So, when a friend sent me this link, To execute or not: A question of cost? it was no surprise to read that states are discovering what some of us have pointed out for years...
After decades of moral arguments reaching biblical proportions, after long, twisted journeys to the nation's highest court and back, the death penalty may be abandoned by several states for a reason having nothing to do with right or wrong:
Turns out, it is cheaper to imprison killers for life than to execute them, according to a series of recent surveys. Tens of millions of dollars cheaper, politicians are learning, during a tumbling recession when nearly every state faces job cuts and massive deficits.
Yes! It's all about the money! So kids, let's not execute those prisoners to make sure we reduce our bottom line.
I realize some will suggest the solution is to shorten the process, that would save money, but it could also lead to scenarios where someone who was not guilty was executed. I've spent a bit of time over the years reading the last words of those who have been sentenced to death. It's always struck me that in those last moments of life when if those being killed believe in a God that would be the moment they would seek absolution for their crimes. Yet, many insist with the very last words they are allowed to say that they are innocent, some admit their guilt. A few selected from just one of the websites out there that list this information:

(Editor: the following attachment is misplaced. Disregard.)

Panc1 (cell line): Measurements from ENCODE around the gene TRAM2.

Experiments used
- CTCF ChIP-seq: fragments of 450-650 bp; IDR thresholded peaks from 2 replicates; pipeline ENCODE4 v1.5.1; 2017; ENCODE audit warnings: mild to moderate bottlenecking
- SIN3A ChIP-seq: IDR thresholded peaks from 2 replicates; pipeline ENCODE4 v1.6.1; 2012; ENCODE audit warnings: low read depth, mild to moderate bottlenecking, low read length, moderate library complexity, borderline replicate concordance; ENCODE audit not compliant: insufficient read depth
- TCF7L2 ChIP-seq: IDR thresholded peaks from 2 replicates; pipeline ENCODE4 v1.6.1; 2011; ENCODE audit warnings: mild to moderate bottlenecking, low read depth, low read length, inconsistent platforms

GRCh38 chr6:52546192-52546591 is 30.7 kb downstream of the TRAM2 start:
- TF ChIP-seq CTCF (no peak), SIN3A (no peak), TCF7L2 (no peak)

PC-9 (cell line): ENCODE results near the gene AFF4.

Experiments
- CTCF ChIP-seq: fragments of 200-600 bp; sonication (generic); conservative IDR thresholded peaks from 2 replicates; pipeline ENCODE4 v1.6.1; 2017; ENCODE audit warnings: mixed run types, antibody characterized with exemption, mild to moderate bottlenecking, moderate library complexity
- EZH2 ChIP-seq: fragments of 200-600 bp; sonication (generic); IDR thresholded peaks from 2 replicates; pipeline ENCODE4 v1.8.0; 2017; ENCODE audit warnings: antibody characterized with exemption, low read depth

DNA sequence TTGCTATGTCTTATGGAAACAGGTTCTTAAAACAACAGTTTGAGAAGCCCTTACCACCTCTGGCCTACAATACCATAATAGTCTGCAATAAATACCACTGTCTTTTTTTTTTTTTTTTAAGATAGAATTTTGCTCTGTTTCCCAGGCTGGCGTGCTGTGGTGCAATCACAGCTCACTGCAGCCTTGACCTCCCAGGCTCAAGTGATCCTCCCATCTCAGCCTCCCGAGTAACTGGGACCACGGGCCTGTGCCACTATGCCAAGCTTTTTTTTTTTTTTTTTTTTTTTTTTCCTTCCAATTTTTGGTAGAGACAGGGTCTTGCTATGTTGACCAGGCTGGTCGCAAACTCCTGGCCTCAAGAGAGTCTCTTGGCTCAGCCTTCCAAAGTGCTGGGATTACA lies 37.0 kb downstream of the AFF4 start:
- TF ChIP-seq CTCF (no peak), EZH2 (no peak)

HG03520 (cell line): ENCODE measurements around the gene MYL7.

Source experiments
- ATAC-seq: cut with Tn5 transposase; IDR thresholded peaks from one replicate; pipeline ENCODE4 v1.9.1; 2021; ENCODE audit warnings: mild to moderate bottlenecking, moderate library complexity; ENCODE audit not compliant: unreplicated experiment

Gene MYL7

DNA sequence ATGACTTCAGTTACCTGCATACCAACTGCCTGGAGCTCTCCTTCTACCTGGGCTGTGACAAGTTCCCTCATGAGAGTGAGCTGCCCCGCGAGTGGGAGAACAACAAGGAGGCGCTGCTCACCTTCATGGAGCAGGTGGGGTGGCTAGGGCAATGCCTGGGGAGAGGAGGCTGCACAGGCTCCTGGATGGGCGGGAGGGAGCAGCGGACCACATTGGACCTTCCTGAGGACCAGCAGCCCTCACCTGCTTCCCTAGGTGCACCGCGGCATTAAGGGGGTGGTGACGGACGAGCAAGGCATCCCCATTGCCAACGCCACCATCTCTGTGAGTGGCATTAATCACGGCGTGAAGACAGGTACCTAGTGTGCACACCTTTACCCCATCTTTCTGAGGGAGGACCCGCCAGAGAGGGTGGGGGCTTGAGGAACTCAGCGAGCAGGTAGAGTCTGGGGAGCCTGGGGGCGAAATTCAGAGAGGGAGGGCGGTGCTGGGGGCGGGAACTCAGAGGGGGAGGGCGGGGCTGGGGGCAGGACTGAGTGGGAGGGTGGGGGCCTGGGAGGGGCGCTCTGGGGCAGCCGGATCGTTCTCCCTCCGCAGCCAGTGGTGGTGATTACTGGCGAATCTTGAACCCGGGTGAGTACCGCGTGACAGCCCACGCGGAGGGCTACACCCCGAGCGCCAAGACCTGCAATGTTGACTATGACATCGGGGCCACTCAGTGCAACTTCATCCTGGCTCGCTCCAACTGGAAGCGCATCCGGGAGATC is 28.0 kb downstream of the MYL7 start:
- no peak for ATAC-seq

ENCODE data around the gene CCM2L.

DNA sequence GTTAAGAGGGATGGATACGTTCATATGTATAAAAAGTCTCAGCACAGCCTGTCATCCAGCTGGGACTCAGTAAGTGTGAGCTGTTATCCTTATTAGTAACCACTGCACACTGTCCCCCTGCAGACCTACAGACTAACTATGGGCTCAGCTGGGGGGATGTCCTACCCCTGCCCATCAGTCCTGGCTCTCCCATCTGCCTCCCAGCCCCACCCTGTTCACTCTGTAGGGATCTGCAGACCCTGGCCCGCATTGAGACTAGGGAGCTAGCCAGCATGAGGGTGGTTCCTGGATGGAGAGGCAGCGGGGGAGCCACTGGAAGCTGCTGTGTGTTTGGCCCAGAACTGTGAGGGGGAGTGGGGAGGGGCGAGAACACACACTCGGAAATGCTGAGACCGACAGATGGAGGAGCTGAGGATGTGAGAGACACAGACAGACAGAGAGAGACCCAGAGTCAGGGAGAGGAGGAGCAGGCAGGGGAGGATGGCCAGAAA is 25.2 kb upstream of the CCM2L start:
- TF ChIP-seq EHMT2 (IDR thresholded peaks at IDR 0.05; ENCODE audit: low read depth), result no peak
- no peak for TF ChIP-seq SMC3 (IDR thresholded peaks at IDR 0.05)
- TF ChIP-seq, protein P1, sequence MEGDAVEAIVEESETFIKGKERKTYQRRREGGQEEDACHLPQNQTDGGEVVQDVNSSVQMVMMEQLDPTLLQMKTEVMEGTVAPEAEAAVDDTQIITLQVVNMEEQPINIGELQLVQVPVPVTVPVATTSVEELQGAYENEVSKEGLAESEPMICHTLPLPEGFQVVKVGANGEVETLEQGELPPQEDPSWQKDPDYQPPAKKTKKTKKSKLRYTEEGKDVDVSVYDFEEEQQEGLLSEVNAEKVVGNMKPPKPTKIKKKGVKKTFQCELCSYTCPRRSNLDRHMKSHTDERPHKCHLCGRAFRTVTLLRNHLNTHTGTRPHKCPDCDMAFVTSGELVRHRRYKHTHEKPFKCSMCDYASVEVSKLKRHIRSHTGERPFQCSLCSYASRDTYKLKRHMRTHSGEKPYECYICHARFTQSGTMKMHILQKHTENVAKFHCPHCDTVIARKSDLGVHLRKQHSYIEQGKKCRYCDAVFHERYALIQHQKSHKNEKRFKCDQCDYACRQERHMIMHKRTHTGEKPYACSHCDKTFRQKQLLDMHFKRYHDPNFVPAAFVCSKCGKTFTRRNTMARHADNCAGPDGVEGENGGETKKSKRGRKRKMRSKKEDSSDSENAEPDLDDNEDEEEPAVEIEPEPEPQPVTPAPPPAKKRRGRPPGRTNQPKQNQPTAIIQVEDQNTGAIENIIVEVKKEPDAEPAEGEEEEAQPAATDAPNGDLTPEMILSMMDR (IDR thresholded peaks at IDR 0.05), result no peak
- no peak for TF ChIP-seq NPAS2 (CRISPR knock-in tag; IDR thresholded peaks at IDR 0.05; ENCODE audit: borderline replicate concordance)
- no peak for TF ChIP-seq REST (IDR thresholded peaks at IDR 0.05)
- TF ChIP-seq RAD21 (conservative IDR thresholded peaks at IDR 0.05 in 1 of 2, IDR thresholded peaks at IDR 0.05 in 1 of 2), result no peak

"I am innocent, innocent, innocent. Something very wrong is taking place tonight! May God bless you all. I am ready."
"It's a good day to die. I walked in here like a man and I am leaving here like a man. I had a good life. I have known the love of a good woman, my wife. I have a good family. Thank you for your love. To [my victims'] family, I am sorry for the pain I caused you. If my death gives you any peace, so be it."
"I'm sorry and I really mean that - it's not just words. My life is all I can give. I stole two lives and I know it was precious to ya'll. That's the story of my whole, that's what alcohol will do for you. Oh, Jesus, Lord God, take me home. Precious Lord, take me home, Lord. Take me home, yes, Sir."
This is also the case with a recent execution in Virgina where the last words of Edward N. Bell were:
"You definitely have the wrong person. The truth will come out one day."
While none of those statements is evidence, even when a confession has been given as to the murder of others, it does create a scenario where we should wonder...I've often said/written in these debates regarding the death penalty that when you discover you've wrongly convicted a person and they are in jail, you can set them free, that while you can't give them their life back during the time they spent in prison; that if they have been executed, what can you do? Dig them up and apologize? It's rather pointless...